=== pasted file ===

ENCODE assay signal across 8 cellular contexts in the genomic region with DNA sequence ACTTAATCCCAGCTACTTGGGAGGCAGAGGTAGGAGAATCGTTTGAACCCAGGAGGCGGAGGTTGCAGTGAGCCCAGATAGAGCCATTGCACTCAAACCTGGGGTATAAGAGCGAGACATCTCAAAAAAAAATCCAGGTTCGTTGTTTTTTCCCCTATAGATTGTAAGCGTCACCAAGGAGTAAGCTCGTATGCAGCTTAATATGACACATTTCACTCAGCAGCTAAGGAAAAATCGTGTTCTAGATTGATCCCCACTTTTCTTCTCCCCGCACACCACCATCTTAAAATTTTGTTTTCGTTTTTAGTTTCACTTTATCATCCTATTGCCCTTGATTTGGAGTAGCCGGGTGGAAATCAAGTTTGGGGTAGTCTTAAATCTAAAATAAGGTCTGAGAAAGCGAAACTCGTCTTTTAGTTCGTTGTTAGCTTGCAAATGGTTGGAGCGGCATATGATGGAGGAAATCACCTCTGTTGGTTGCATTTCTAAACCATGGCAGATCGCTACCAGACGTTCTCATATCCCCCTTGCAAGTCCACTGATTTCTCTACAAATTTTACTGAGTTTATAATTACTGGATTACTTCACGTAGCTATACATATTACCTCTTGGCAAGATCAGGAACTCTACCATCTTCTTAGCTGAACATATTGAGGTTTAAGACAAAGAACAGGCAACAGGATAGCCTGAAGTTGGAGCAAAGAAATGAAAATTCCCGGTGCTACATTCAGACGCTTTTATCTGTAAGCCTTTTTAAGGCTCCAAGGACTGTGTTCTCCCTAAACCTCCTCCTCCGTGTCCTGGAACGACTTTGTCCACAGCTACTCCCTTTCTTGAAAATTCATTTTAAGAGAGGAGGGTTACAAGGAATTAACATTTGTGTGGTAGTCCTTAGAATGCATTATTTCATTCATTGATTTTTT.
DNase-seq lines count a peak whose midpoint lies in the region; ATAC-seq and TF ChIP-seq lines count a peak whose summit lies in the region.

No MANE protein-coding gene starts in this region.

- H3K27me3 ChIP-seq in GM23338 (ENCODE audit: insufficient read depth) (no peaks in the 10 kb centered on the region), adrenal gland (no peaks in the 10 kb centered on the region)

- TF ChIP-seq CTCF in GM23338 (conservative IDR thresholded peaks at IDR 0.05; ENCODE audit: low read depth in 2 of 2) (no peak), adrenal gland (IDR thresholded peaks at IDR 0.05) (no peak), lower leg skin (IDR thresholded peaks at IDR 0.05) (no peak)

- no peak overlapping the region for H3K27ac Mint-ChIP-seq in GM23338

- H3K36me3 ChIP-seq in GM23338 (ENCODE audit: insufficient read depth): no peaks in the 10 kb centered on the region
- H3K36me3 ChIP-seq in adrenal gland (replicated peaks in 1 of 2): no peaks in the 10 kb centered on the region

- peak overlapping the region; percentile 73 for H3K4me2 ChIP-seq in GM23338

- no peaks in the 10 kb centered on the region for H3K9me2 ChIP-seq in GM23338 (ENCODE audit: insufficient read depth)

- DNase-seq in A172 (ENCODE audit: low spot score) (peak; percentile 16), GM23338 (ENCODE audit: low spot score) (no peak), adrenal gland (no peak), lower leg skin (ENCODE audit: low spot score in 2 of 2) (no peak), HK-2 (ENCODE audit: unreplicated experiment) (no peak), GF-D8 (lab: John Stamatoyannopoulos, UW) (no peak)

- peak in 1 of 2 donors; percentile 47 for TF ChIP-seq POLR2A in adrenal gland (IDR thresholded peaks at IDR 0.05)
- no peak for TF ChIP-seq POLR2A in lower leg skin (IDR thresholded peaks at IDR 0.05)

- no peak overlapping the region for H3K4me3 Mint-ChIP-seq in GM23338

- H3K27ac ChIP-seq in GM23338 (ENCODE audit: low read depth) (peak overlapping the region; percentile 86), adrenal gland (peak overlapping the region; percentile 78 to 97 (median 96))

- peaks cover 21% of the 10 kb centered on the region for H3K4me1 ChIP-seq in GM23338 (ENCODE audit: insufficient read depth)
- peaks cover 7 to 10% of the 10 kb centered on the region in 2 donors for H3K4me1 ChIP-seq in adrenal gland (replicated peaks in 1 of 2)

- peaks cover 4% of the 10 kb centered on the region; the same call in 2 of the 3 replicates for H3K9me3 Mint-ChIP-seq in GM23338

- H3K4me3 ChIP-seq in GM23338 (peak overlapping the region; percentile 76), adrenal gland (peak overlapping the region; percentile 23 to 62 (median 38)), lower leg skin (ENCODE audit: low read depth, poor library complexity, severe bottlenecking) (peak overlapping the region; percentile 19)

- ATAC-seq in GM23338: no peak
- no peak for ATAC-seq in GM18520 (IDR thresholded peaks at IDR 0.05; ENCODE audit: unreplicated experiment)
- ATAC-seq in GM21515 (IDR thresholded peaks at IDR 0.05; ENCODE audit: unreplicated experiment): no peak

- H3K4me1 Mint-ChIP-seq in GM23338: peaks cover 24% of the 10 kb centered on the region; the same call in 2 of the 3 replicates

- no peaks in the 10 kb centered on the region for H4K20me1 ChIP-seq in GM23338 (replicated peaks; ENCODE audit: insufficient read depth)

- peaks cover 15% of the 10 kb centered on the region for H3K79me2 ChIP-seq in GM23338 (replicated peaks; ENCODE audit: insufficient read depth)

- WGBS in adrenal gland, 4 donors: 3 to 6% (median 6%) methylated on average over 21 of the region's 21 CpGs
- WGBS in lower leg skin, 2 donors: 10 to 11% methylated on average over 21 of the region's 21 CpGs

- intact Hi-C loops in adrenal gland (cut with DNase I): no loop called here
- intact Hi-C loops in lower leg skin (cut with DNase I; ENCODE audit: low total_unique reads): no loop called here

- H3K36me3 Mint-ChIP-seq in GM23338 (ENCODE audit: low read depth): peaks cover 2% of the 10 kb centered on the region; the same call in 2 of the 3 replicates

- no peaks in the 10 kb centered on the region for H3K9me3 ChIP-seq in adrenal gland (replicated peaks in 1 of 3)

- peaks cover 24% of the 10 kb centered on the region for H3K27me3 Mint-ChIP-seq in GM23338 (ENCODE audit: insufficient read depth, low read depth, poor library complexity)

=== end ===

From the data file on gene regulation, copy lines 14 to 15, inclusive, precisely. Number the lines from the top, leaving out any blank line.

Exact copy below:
- no peak overlapping the region for H3K4me3 Mint-ChIP-seq in GM23338

- H3K27ac ChIP-seq in GM23338 (ENCODE audit: low read depth) (peak overlapping the region; percentile 86), adrenal gland (peak overlapping the region; percentile 78 to 97 (median 96))